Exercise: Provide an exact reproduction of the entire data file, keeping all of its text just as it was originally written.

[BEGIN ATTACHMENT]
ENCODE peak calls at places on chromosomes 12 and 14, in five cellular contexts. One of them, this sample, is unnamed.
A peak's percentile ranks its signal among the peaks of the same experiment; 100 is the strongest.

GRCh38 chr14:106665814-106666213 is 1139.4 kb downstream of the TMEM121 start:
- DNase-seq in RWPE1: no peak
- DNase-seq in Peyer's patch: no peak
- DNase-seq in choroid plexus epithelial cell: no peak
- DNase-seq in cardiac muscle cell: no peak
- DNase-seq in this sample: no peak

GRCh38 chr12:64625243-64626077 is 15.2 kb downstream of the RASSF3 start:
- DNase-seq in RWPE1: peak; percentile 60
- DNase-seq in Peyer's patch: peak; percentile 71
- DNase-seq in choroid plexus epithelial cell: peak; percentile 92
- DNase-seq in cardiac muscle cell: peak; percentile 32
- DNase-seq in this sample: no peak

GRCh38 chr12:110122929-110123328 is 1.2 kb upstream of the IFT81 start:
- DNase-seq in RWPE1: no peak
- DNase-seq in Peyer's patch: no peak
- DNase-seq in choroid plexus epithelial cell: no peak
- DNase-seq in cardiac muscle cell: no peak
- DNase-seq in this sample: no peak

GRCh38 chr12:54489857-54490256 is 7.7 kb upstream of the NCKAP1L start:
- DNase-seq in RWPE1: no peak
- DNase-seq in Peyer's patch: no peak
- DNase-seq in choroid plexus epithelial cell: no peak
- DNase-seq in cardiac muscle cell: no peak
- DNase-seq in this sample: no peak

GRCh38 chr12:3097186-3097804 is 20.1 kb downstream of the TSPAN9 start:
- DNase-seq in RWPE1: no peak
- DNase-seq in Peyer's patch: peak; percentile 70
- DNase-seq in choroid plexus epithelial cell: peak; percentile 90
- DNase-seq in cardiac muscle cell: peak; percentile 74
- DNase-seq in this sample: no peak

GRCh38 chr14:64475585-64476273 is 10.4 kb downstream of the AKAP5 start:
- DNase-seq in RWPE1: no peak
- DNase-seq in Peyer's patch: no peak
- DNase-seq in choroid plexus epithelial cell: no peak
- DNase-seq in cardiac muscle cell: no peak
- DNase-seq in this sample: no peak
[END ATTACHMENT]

ENCODE peak calls at places on chromosomes 12 and 14, in five cellular contexts. One of them, this sample, is unnamed.
A peak's percentile ranks its signal among the peaks of the same experiment; 100 is the strongest.

GRCh38 chr14:106665814-106666213 is 1139.4 kb downstream of the TMEM121 start:
- DNase-seq in RWPE1: no peak
- DNase-seq in Peyer's patch: no peak
- DNase-seq in choroid plexus epithelial cell: no peak
- DNase-seq in cardiac muscle cell: no peak
- DNase-seq in this sample: no peak

GRCh38 chr12:64625243-64626077 is 15.2 kb downstream of the RASSF3 start:
- DNase-seq in RWPE1: peak; percentile 60
- DNase-seq in Peyer's patch: peak; percentile 71
- DNase-seq in choroid plexus epithelial cell: peak; percentile 92
- DNase-seq in cardiac muscle cell: peak; percentile 32
- DNase-seq in this sample: no peak

GRCh38 chr12:110122929-110123328 is 1.2 kb upstream of the IFT81 start:
- DNase-seq in RWPE1: no peak
- DNase-seq in Peyer's patch: no peak
- DNase-seq in choroid plexus epithelial cell: no peak
- DNase-seq in cardiac muscle cell: no peak
- DNase-seq in this sample: no peak

GRCh38 chr12:54489857-54490256 is 7.7 kb upstream of the NCKAP1L start:
- DNase-seq in RWPE1: no peak
- DNase-seq in Peyer's patch: no peak
- DNase-seq in choroid plexus epithelial cell: no peak
- DNase-seq in cardiac muscle cell: no peak
- DNase-seq in this sample: no peak

GRCh38 chr12:3097186-3097804 is 20.1 kb downstream of the TSPAN9 start:
- DNase-seq in RWPE1: no peak
- DNase-seq in Peyer's patch: peak; percentile 70
- DNase-seq in choroid plexus epithelial cell: peak; percentile 90
- DNase-seq in cardiac muscle cell: peak; percentile 74
- DNase-seq in this sample: no peak

GRCh38 chr14:64475585-64476273 is 10.4 kb downstream of the AKAP5 start:
- DNase-seq in RWPE1: no peak
- DNase-seq in Peyer's patch: no peak
- DNase-seq in choroid plexus epithelial cell: no peak
- DNase-seq in cardiac muscle cell: no peak
- DNase-seq in this sample: no peak